September 24, 2023
Gallimimus & Pteranodon Breakout Review

Gallimimus & Pteranodon Breakout (75940) Review

Gallimimus and Pteranodon Breakout (75940) came out in summer 2020. The LEGO® Group sent me this set to review last fall, but I only got around to building it recently. A large part of that was snow. Winter does not make for good dinosaur pictures outside. However, the snows have melted. Therefore, I figured it is high time I opened up my latest dinosaur acquisition. After all, I get Jurassic World sets primarily for the dinosaur figurines. How is the rest of the set? Let us find out.

NOTE: The LEGO® Group provided this set for review. However, the provision of products does not guarantee a favorable review. I will use my usual rating system (click here for more information) and provide my honest opinion.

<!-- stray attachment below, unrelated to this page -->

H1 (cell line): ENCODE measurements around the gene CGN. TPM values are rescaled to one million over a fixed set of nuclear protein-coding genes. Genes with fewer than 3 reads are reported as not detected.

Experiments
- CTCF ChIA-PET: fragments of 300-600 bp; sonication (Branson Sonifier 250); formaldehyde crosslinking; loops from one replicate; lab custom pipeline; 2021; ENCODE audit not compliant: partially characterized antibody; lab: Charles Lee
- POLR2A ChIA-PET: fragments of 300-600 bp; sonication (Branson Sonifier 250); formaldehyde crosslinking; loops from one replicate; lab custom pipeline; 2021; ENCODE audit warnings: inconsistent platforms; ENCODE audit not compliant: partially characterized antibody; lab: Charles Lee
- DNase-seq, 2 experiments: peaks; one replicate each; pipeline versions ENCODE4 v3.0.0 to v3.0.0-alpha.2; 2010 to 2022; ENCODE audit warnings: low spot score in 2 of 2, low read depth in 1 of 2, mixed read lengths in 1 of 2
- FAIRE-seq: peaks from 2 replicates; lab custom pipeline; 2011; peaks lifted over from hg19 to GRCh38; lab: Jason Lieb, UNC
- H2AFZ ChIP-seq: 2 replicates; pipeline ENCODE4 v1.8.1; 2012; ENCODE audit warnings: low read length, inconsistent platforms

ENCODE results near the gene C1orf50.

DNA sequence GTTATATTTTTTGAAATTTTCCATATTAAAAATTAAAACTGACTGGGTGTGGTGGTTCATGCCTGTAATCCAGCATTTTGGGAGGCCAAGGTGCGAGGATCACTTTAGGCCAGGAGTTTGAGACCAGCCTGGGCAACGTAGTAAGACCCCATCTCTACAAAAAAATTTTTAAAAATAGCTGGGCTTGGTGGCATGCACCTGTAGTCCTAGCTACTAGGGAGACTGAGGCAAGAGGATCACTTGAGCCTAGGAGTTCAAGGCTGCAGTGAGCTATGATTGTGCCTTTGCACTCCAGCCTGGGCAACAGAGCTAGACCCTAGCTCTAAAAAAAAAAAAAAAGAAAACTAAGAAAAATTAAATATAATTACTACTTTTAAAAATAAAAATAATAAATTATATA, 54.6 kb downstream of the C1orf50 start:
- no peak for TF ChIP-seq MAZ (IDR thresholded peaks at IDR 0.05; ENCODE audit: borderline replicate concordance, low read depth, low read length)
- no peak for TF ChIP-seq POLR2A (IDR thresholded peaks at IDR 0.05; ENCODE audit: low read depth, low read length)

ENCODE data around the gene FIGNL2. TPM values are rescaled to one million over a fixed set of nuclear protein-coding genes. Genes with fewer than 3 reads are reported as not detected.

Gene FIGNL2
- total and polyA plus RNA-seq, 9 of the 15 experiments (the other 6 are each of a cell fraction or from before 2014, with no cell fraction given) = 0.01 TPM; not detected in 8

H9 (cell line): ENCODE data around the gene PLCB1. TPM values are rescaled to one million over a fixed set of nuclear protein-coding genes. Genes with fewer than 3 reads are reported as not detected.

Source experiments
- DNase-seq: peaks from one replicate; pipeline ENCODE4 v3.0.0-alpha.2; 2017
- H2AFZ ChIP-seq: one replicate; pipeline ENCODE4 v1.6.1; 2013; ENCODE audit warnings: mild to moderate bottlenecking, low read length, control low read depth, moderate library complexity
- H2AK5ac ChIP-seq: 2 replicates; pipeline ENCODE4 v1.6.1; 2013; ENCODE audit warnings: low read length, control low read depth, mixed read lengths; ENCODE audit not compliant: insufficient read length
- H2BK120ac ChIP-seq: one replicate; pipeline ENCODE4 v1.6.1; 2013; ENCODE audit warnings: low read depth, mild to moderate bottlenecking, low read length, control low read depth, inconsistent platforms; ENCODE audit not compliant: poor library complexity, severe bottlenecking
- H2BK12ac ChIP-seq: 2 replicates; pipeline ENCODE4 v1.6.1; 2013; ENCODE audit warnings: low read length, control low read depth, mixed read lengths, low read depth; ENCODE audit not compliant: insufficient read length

• NAME: Gallimimus and Pteranodon Breakout
  • SET #: 75940
  • THEME: Jurassic World
  • COST: $69.99 CAD
  • BRICK COUNT: 391
  • OF INTEREST: 1 Gallimimus and 1 Pteranodon
  • RELEASE DATE: July 7, 2020
Gallimimus & Pteranodon Breakout set


  • VALUE: 68% (Satisfactory cost-per-brick, but build time is on the low side.)
  • BUILD: 70% (Some neat parts, but it is not a fully believable design.)
  • MINIFIGURES: 100% (Excellent number of well-designed characters.)
  • ENTERTAINMENT: 75% (The Gallimimus is the real highlight for AFOL collectors.)
Gallimimus & Pteranodon Breakout vehicle


VALUE: 68%

At full price, the Gallimimus set costs $69.99 in Canada. With 391 pieces, the cost-per-brick works out to $0.18. While that is not far off the average for the Jurassic World theme, it is expensive compared to LEGO® sets in general. My average for the theme is currently $0.17/brick, while overall it is $0.14/brick. However, this is also a licensed theme and that usually increases the cost. Ultimately, the set is not a horrible value, but it is not a great one either. I rate the cost-per-brick at 70%.